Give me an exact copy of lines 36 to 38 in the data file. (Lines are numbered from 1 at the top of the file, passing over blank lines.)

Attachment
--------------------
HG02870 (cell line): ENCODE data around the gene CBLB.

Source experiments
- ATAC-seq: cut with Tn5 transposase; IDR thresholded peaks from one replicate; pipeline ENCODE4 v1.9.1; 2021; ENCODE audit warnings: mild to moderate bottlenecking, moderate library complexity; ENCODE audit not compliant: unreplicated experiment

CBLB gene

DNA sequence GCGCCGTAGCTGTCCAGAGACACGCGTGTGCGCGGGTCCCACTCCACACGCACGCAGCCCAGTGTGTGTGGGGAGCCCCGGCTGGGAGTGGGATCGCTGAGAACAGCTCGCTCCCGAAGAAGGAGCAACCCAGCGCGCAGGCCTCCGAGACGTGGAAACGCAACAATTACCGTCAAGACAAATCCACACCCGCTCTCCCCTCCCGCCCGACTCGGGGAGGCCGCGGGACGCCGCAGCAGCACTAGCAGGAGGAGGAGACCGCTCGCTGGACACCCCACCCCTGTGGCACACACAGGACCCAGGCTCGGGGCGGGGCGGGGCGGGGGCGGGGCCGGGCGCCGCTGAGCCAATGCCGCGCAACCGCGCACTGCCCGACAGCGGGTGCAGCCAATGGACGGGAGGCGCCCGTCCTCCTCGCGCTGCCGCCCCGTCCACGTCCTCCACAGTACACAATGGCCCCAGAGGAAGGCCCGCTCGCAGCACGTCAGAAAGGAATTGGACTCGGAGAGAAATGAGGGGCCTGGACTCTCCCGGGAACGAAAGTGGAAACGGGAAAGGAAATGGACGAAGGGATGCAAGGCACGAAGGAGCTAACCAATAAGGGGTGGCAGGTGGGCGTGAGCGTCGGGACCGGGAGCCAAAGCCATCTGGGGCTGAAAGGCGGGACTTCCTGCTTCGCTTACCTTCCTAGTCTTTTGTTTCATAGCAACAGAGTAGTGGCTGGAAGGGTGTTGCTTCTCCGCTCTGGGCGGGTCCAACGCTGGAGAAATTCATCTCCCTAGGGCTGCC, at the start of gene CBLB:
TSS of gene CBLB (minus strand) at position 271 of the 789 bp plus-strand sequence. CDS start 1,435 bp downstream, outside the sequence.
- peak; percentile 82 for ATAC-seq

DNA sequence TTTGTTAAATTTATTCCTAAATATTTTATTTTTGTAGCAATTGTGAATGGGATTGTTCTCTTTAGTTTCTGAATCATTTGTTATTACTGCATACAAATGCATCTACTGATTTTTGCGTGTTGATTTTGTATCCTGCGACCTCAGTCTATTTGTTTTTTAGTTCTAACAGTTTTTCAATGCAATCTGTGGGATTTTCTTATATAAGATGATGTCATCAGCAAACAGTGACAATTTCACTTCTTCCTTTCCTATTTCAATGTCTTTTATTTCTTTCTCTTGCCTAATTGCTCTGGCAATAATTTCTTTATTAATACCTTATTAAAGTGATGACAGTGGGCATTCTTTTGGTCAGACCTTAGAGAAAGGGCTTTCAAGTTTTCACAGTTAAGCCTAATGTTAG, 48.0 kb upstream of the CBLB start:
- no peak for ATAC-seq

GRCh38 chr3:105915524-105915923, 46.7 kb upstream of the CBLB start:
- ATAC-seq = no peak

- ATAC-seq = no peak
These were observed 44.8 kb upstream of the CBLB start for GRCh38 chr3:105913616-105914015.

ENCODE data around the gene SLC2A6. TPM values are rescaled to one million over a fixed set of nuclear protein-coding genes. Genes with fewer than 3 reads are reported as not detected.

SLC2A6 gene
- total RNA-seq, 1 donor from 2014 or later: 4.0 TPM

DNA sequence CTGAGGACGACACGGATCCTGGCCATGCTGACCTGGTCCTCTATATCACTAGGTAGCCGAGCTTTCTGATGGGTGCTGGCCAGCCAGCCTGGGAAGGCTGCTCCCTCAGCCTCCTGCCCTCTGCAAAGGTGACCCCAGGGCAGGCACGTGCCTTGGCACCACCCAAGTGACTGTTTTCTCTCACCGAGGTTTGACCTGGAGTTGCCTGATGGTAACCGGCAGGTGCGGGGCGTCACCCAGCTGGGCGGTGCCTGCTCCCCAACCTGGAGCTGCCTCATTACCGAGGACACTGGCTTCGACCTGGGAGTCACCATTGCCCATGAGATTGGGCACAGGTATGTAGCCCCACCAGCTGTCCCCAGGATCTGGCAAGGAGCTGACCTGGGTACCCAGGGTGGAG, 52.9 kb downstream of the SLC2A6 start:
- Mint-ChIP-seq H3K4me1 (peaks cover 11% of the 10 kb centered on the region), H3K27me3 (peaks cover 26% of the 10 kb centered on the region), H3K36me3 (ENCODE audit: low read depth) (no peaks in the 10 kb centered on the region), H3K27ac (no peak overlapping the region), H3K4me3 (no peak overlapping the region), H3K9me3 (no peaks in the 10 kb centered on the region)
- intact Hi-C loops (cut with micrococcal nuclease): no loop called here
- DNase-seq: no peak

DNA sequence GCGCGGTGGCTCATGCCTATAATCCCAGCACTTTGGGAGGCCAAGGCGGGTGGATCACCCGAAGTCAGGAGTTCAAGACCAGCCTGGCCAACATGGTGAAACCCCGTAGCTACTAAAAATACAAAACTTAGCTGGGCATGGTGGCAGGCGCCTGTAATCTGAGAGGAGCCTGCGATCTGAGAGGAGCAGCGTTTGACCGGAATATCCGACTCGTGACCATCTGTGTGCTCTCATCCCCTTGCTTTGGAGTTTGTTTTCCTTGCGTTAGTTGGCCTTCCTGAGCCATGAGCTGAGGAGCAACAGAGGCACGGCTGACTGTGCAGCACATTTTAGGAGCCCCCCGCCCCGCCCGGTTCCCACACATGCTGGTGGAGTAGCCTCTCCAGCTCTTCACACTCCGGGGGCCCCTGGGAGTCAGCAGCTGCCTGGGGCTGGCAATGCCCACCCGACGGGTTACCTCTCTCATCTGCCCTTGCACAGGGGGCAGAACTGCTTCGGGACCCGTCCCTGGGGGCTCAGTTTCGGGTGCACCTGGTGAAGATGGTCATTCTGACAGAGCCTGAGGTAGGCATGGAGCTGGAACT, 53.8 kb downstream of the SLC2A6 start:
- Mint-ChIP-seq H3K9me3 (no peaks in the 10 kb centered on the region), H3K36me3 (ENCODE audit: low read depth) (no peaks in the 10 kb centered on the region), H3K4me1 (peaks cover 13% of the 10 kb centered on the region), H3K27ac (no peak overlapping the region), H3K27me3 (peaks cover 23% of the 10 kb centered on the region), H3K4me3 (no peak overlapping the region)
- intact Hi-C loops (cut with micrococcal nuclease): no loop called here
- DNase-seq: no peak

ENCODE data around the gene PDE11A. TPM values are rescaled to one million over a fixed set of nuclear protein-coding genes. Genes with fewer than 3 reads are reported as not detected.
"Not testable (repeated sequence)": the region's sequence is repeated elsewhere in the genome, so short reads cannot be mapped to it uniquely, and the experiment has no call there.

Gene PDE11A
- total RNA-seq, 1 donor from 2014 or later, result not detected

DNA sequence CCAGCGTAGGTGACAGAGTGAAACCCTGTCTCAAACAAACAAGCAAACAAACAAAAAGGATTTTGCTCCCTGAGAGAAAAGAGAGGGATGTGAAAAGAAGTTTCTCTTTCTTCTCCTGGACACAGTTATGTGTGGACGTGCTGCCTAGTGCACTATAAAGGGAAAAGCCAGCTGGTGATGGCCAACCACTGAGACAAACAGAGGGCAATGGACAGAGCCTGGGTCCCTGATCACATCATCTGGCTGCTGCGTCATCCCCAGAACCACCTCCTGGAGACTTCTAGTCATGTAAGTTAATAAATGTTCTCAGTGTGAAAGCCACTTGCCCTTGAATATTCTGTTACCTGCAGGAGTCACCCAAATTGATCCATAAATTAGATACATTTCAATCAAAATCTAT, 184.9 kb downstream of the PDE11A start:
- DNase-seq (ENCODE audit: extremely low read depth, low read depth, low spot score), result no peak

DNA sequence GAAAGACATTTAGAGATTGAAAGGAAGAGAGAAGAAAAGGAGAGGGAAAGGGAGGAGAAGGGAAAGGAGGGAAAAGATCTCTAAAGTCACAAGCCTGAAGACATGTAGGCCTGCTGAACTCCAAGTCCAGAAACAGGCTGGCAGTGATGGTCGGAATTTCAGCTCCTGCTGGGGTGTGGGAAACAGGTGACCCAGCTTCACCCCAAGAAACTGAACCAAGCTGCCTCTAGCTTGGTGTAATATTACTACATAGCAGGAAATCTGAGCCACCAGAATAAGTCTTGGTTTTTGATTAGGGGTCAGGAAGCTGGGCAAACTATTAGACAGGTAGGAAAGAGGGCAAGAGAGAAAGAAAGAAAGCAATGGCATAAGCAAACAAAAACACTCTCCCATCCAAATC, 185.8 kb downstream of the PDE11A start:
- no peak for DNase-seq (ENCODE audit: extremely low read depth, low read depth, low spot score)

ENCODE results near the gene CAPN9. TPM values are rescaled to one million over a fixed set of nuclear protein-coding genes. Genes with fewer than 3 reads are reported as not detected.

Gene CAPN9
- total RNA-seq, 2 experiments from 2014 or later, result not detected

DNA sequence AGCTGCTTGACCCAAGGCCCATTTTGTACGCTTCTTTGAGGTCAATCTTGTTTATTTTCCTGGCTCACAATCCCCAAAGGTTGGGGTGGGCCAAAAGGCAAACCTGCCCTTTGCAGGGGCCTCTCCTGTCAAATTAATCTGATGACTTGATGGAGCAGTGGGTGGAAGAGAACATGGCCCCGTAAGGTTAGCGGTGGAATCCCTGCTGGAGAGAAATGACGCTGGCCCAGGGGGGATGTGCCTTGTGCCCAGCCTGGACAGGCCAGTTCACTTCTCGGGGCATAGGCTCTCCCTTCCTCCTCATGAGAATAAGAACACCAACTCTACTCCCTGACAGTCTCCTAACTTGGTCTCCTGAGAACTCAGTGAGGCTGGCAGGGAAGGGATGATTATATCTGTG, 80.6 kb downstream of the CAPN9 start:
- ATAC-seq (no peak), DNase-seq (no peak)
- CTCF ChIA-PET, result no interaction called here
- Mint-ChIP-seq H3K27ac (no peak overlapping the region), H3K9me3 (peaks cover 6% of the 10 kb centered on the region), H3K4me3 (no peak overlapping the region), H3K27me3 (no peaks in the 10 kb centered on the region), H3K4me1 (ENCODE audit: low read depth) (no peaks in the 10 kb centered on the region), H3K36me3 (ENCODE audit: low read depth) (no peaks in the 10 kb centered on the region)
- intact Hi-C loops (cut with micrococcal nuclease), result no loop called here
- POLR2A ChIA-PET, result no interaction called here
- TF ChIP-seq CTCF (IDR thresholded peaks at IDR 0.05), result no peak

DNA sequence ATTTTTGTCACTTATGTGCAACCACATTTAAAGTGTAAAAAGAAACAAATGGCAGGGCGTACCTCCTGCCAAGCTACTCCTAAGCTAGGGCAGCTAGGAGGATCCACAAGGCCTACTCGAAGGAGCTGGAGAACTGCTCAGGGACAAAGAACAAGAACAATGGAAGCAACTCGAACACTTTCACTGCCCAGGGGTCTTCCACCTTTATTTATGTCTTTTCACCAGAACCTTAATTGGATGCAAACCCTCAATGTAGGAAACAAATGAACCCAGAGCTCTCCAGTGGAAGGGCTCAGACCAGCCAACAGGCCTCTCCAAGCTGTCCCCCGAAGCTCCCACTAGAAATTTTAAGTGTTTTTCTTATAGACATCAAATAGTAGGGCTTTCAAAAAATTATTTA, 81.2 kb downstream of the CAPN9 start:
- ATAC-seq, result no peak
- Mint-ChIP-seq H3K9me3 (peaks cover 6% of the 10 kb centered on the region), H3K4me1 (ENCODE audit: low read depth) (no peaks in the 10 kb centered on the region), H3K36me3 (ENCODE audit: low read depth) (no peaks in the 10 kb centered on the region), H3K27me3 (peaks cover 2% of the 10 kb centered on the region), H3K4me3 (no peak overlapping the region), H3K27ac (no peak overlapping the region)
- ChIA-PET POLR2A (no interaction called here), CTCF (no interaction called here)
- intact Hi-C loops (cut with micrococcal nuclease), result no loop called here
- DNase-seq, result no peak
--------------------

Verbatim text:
DNA sequence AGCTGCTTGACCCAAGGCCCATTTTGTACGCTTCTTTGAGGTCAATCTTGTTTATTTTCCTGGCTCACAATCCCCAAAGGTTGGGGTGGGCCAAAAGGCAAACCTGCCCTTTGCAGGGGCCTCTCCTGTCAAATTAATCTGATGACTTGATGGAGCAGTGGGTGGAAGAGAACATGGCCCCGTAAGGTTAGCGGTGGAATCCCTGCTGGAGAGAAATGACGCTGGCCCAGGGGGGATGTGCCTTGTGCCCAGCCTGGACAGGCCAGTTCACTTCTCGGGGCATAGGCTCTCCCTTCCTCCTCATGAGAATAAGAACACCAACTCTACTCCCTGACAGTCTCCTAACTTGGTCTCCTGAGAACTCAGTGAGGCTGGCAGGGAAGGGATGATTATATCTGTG, 80.6 kb downstream of the CAPN9 start:
- ATAC-seq (no peak), DNase-seq (no peak)
- CTCF ChIA-PET, result no interaction called here